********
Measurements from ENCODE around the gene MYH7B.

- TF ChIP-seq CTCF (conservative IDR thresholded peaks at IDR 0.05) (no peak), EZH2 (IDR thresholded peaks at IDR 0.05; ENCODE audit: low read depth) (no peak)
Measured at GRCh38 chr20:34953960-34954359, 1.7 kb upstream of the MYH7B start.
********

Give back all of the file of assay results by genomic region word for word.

Measurements from ENCODE around the gene MYH7B.

- TF ChIP-seq CTCF (conservative IDR thresholded peaks at IDR 0.05) (no peak), EZH2 (IDR thresholded peaks at IDR 0.05; ENCODE audit: low read depth) (no peak)
Measured at GRCh38 chr20:34953960-34954359, 1.7 kb upstream of the MYH7B start.